- by Aditi Narain
It was a one day trip, to get a basic overview of how the center was run, meet the students and staff, figure out the finances; pretty much learn a little about everything. However, while setting out to do just that, I came across a classroom with the new batch of 40 students, mainly from Gadchiroli, Maharashtra. The teacher was kind enough to let me spend an hour talking to them, and asking them about their experiences, lives, reasons for pursuing hospitality and what they expected from the experience. At first they were hesitant, but slowly as they got more comfortable they stared sharing their stories.
I have never considered myself naïve, and though I was fortunate enough to have had a privileged life I had worked with people from all walks of life and so I thought that their stories, though terribly sad, would be ones I’ve heard before. I was wrong. I’m not sure what it was exactly. Maybe it was the story of Soniya, a young girl kidnapped on her way back from school at the age of six. They kept her for a year, during which she was given no food or water for the first few days and then just enough to keep her alive for the rest of the year. Her parents managed to get her back after a year, during which they’d broken her legs and nearly starved her. She spent 3 years in the hospital, recovering physically. Whether she recovered mentally is a whole other story. It could be the story of Mantai, being insulted by her parents for not being good enough, or Vimal who came from a very poor background and being the eldest of four sisters, had the sole responsibility of taking care of them. Or maybe it was none of these. Maybe it was the fact that whatever the story, whatever the catalyst, they were all here for the same reason – the dream of something better.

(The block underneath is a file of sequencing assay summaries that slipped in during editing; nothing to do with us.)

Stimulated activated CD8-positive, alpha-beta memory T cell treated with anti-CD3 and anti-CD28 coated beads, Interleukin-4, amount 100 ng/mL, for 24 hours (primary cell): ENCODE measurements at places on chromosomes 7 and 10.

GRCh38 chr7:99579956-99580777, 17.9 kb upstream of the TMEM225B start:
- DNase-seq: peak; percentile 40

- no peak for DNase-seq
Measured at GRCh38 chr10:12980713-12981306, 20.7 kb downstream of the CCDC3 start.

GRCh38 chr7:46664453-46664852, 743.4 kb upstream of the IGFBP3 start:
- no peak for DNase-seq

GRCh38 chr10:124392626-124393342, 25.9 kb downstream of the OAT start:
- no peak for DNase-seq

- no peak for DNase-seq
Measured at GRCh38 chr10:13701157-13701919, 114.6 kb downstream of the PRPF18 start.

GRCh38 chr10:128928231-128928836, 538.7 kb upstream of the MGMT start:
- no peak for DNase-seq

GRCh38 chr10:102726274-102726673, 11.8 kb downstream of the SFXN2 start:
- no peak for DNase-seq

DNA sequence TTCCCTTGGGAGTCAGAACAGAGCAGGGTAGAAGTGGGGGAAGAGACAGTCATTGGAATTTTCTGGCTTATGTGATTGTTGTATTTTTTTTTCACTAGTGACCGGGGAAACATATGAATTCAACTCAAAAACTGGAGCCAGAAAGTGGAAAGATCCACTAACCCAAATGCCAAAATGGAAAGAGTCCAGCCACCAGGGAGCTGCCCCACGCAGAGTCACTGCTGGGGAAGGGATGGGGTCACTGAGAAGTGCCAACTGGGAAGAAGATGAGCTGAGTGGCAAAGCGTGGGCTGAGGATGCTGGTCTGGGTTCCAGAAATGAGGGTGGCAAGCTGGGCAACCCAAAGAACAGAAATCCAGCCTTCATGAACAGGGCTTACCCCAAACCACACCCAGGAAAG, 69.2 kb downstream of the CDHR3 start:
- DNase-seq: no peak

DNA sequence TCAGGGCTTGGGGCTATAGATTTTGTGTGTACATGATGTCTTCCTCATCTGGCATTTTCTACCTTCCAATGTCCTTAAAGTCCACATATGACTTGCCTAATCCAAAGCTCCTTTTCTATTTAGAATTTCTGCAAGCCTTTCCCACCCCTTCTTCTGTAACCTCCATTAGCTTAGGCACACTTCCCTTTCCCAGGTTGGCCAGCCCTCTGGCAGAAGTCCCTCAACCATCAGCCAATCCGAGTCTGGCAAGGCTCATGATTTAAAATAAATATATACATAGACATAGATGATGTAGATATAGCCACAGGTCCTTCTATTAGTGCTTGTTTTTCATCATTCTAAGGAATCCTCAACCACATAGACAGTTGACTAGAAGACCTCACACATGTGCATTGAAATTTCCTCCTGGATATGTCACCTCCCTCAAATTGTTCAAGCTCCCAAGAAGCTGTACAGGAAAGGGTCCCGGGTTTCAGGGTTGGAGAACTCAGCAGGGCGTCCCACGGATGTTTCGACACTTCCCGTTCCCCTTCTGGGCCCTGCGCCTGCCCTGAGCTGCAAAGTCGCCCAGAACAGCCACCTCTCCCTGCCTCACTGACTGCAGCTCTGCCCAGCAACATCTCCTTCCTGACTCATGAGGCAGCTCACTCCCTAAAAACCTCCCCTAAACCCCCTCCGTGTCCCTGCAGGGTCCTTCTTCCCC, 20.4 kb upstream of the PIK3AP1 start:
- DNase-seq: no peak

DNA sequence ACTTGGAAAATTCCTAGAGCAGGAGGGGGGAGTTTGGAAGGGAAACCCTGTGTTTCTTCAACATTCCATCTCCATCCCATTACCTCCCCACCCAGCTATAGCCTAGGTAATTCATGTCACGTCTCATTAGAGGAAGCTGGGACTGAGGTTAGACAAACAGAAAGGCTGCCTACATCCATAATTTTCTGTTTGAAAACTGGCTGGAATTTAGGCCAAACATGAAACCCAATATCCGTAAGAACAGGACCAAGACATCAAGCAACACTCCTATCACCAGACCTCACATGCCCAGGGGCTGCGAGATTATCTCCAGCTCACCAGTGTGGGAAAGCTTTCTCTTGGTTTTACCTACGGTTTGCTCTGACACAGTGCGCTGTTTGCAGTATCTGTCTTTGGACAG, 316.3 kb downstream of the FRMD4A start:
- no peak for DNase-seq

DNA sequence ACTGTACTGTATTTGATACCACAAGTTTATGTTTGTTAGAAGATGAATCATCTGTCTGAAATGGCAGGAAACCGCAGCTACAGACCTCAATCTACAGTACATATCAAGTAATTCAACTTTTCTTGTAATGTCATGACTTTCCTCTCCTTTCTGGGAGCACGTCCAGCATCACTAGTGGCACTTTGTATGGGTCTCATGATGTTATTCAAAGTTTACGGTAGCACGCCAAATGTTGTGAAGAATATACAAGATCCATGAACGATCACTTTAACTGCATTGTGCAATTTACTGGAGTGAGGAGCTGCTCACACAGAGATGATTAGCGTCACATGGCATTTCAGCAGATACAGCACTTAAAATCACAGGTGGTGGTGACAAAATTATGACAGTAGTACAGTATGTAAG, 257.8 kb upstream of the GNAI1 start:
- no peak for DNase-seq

- Aditi, who is a Program Associate, describes her first field visit to Aurangabad